It’s hard to know when to quit, particularly when it comes to your own job. Employees used to stay with their employers for the length of their careers. However, in today’s modern work environment this is rare. But if everyone quit their job the minute they got frustrated or felt stuck, no one would stay in one job for long. Even if you really hate your job, think about whether there are benefits to sticking around a little longer.
Here are a few reasons why you might want to wait before giving up on a job.
It’s not fun, but working in a job you dislike gives you a lot of learning opportunities. This is where you will really push yourself and start to understand what type of job or role you would like in the long run. You can’t meaningfully move forward if all you’re doing is running from what you don’t want. That just leads to hopping from one job to another without any real idea of what you’re doing, what you want to be doing, or even who you are. That personal growth is hard. It requires struggle, and frustration. But the only way through it sometimes is to keep going. You’ll learn more about your strengths, your interests, and your passion by sticking things out for the long term.
Maintain and build relationships
The downside of quitting a job is you may hurt relationships with co-workers and employers if you don’t do so properly. Timing is a big factor in taking a graceful exit. Helping your team prepare for and plan the transition can go a long way towards maintaining positive relationships. They will be important to your professional network in years to come. If you jump ship at the wrong time, you could really be letting a lot of people down. That shouldn’t determine whether you should quit, but it might play an important part in deciding when to quit.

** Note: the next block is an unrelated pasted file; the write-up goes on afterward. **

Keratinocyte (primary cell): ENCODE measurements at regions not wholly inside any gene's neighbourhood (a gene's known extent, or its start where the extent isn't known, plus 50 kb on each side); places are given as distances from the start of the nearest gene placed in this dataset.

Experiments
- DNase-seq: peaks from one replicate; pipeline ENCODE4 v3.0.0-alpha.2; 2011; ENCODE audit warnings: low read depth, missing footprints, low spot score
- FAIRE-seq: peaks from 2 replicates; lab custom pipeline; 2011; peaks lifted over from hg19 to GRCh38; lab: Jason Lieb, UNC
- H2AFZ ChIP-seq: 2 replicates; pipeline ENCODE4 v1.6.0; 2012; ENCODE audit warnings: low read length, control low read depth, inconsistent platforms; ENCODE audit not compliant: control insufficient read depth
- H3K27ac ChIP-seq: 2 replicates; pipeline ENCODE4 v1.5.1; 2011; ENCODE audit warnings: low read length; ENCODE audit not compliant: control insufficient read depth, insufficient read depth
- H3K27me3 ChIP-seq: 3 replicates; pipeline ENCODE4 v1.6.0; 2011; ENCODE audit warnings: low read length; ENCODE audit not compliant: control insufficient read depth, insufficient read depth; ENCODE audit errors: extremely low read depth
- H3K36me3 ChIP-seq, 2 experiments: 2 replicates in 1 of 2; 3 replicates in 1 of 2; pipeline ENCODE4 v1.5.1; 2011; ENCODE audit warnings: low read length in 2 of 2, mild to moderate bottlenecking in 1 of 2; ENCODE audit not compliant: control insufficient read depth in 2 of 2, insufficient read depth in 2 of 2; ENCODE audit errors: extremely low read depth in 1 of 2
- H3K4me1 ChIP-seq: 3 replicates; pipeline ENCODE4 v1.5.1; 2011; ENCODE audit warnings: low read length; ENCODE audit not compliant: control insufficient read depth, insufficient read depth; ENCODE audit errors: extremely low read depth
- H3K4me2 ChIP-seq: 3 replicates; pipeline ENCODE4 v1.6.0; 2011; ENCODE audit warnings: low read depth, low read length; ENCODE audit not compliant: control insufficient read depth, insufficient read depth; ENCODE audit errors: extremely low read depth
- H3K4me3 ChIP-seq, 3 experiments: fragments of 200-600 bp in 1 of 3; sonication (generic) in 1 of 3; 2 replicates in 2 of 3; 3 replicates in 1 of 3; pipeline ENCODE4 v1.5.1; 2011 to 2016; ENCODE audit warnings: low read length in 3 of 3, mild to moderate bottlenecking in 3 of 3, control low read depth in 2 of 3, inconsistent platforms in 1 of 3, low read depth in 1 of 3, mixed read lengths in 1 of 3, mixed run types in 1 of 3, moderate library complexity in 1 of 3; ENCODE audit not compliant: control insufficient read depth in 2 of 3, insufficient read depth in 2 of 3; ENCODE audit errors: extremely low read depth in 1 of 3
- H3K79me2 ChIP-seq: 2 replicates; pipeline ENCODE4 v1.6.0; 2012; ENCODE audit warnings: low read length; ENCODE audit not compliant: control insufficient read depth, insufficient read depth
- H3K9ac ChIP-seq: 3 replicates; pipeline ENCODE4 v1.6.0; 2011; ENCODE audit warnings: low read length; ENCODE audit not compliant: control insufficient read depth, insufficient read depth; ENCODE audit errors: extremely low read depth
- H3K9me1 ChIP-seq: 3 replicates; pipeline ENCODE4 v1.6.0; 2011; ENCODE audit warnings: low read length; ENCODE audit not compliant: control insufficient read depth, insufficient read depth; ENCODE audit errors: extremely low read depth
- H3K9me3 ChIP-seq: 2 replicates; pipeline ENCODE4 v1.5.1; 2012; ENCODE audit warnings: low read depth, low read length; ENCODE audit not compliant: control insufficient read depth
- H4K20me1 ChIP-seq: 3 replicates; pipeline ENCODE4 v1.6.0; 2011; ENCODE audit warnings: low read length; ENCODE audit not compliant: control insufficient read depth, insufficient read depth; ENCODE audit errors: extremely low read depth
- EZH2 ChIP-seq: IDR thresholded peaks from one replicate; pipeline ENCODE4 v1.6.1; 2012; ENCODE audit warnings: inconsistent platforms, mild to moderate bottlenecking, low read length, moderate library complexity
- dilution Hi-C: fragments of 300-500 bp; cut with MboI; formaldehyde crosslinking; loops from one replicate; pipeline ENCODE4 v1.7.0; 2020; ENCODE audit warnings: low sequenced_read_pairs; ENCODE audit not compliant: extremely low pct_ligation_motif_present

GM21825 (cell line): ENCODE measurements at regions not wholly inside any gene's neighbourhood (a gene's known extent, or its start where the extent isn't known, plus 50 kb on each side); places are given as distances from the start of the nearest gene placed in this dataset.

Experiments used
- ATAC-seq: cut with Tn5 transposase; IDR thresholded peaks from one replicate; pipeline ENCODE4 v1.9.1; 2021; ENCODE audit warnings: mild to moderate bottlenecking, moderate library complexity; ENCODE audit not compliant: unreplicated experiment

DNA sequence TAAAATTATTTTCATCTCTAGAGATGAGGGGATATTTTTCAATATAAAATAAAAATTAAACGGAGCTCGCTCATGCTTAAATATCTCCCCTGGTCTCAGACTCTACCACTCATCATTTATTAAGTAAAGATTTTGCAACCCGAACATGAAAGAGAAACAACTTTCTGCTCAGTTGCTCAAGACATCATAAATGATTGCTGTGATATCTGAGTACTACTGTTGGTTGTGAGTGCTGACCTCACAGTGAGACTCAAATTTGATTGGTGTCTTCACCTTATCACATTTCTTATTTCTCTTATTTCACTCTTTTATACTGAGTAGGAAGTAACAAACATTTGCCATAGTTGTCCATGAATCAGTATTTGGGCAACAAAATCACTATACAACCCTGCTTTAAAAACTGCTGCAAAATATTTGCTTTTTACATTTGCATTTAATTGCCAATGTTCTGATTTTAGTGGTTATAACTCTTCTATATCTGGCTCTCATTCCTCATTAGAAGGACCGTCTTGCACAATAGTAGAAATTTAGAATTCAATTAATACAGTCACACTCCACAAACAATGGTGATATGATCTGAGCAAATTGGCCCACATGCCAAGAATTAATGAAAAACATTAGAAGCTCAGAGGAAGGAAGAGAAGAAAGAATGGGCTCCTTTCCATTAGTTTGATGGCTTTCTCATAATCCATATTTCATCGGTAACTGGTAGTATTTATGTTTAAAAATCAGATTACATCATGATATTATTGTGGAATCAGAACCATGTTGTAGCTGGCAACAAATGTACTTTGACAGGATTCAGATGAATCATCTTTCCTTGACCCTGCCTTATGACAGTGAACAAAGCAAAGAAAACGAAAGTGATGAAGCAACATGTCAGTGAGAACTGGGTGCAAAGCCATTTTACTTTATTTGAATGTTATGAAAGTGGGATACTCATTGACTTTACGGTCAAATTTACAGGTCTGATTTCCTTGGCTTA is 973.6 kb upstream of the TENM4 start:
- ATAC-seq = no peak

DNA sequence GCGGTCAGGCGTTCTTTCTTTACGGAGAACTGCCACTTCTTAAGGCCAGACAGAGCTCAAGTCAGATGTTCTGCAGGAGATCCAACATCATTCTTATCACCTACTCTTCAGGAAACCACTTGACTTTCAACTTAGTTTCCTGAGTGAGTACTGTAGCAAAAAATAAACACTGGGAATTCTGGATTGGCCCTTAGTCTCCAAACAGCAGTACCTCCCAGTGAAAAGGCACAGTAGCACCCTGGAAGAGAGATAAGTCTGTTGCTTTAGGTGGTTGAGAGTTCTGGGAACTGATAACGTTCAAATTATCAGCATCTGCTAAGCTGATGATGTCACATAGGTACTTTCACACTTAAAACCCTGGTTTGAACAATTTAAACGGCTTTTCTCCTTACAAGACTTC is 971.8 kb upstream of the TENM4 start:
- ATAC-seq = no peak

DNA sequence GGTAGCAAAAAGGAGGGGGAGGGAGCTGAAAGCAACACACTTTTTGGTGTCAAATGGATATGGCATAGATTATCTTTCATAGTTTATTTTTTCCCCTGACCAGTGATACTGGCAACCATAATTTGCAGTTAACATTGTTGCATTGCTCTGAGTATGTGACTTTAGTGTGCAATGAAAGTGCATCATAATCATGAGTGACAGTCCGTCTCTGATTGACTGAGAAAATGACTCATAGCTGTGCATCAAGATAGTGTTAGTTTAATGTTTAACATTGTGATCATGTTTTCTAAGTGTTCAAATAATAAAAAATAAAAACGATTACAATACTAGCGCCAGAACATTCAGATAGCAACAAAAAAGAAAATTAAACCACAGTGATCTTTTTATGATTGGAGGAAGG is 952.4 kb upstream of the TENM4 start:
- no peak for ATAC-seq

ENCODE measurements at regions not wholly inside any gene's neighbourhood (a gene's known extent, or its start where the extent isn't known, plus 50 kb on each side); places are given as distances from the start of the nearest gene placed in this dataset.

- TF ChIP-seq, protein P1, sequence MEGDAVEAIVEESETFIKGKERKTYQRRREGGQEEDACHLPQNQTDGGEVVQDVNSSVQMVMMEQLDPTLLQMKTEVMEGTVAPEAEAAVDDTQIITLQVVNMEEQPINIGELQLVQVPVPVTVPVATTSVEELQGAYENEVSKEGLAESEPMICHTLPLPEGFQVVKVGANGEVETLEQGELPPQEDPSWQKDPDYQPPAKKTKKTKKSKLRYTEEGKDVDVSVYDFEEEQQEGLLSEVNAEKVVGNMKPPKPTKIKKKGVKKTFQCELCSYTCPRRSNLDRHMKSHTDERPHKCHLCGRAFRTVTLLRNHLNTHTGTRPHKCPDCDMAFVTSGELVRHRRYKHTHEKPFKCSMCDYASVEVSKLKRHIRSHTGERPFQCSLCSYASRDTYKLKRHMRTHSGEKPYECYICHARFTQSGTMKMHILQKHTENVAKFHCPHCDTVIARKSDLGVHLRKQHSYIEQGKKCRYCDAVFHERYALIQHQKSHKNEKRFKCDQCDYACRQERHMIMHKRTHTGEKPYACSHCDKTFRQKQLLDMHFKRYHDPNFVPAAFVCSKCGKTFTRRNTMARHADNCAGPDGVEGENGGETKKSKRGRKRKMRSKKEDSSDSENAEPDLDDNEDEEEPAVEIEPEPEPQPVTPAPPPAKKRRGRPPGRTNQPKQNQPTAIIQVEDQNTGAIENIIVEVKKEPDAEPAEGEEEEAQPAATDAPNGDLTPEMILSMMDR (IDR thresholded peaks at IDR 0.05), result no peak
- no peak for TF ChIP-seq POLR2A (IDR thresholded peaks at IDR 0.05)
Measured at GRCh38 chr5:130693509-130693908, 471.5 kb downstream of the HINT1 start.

Explore an internal move
If you feel you are not being adequately challenged in your current situation, consider talking to your boss about a departmental shift. However, before you do that, make sure you understand how the department you want to move to operates and if you will be challenged there too. It must be a department you are prepared to succeed in and have the skills needed to contribute within. That means preparing accordingly before making the leap.
Alternatively, talk to your manager about what it would take for you to get a promotion; ideally one that will give you more responsibilities and challenges that engage you. If you are dedicated to your work and have been advancing within your role, this is a perfectly reasonable request. This helps you broach the issue of your dissatisfaction with your role in a way where you don’t have to leave the company.